“I wanted to show my students the importance of science communication in today’s society,” tells us Natalia Ros. “As an example, I used the interdisciplinary field of Art&Science. In essence, the artists and scientists involved in it use the language of art to talk about science. For my classes, I picked projects that would inspire kids to create their own works; for their final assignment, I asked them to create a prototype of an art object symbolizing a situation wherein scientists create custom-made living creatures. The results proved that these kids are wise beyond their years, think fast, and aren’t afraid to ask questions. Teaching them felt like exchanging knowledge and thoughts with my equals.”

Natalia Ros and Ekaterina Loginova
Natalia Ros and Ekaterina Loginova

After hosting individual workshops, the ITMO graduates organized a joint class that included an introductory lecture on the use of technologies in prolonging human life (various mechanical augmentations like robotic structures or genetic engineering). Then, they asked the students to split into teams and debate the legality of such research. In the end, all students spoke in favor of continuing genetic engineering research.

“Sirius was a pleasant surprise: from its infrastructure to the way classes are organized, everything was very clear and comfortable,” says Ekaterina Logniova. “This trip has helped me overcome my scepticism towards “little geniuses from all over Russia”. They really are great and clever children. Our first workshop about science museums was attended by very young students of the sports section, but their curiosity and creativity made the experience lively and unusual. The older kids, who came to the debate on the scientific and ethical issues of human genome editing, won me over completely. Their awareness and understanding of the topic allow me to believe that this educational center establishes a concrete foundation for the training of, if not scientists, then people with a scientific and critical understanding of the world.”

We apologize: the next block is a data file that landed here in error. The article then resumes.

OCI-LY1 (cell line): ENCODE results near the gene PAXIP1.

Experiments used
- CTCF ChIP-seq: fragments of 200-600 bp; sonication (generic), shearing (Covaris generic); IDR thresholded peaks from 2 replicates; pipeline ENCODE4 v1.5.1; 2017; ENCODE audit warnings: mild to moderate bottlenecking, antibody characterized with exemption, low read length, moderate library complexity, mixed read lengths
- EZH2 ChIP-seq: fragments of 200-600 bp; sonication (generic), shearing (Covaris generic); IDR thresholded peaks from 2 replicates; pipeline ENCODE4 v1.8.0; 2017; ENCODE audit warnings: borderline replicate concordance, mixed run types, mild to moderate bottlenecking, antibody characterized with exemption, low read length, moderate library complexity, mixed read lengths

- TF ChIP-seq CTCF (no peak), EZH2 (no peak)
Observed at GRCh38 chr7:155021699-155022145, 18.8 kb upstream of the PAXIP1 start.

August classes at Sirius. Credit: sochisirius.ru
August classes at Sirius. Credit: sochisirius.ru

The staff of ITMO University’s Center for Science Communication note that the August trip was far from the last, and more Master’s students of the University will travel to Sirius in the fall to continue giving classes.

“To a science communicator, Sirius is a special place. It is, I would say, the place where you can find the most attentive and demanding students of our educational programs. We’re extremely happy to have negotiated a regular collaboration with the Center this year. Explaining the intricacies of interacting with the public, talking about the formats and traditions of science communication, and working together to find the opportunities that our resources offer to the youngest researchers – all these things are among our shared goals,” says Daria Denisova, deputy head of the Center for Science Communication.